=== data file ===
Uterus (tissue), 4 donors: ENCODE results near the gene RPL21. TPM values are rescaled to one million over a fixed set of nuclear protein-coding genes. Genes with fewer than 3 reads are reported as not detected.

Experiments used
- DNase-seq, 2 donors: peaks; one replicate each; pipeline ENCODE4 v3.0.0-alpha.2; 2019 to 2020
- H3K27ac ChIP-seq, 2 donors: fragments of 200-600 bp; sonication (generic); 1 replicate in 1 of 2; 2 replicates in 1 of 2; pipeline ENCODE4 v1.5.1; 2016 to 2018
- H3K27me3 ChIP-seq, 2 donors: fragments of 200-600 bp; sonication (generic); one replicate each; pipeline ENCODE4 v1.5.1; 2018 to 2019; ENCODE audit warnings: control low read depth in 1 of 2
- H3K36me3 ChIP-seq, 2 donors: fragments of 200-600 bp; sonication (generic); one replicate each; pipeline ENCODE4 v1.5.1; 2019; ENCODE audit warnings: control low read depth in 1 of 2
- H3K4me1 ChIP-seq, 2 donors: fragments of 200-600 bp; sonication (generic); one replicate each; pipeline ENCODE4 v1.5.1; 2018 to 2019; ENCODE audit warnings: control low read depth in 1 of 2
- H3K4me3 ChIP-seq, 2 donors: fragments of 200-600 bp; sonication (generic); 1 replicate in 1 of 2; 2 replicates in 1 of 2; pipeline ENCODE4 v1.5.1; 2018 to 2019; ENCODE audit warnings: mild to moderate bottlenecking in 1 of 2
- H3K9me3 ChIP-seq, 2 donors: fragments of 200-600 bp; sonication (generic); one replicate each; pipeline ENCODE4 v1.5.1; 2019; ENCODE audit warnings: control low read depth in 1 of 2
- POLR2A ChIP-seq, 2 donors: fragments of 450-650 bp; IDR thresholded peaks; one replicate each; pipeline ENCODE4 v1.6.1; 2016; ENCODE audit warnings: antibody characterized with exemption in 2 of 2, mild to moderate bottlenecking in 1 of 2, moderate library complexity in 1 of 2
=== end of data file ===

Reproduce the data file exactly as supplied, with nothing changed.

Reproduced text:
Uterus (tissue), 4 donors: ENCODE results near the gene RPL21. TPM values are rescaled to one million over a fixed set of nuclear protein-coding genes. Genes with fewer than 3 reads are reported as not detected.

Experiments used
- DNase-seq, 2 donors: peaks; one replicate each; pipeline ENCODE4 v3.0.0-alpha.2; 2019 to 2020
- H3K27ac ChIP-seq, 2 donors: fragments of 200-600 bp; sonication (generic); 1 replicate in 1 of 2; 2 replicates in 1 of 2; pipeline ENCODE4 v1.5.1; 2016 to 2018
- H3K27me3 ChIP-seq, 2 donors: fragments of 200-600 bp; sonication (generic); one replicate each; pipeline ENCODE4 v1.5.1; 2018 to 2019; ENCODE audit warnings: control low read depth in 1 of 2
- H3K36me3 ChIP-seq, 2 donors: fragments of 200-600 bp; sonication (generic); one replicate each; pipeline ENCODE4 v1.5.1; 2019; ENCODE audit warnings: control low read depth in 1 of 2
- H3K4me1 ChIP-seq, 2 donors: fragments of 200-600 bp; sonication (generic); one replicate each; pipeline ENCODE4 v1.5.1; 2018 to 2019; ENCODE audit warnings: control low read depth in 1 of 2
- H3K4me3 ChIP-seq, 2 donors: fragments of 200-600 bp; sonication (generic); 1 replicate in 1 of 2; 2 replicates in 1 of 2; pipeline ENCODE4 v1.5.1; 2018 to 2019; ENCODE audit warnings: mild to moderate bottlenecking in 1 of 2
- H3K9me3 ChIP-seq, 2 donors: fragments of 200-600 bp; sonication (generic); one replicate each; pipeline ENCODE4 v1.5.1; 2019; ENCODE audit warnings: control low read depth in 1 of 2
- POLR2A ChIP-seq, 2 donors: fragments of 450-650 bp; IDR thresholded peaks; one replicate each; pipeline ENCODE4 v1.6.1; 2016; ENCODE audit warnings: antibody characterized with exemption in 2 of 2, mild to moderate bottlenecking in 1 of 2, moderate library complexity in 1 of 2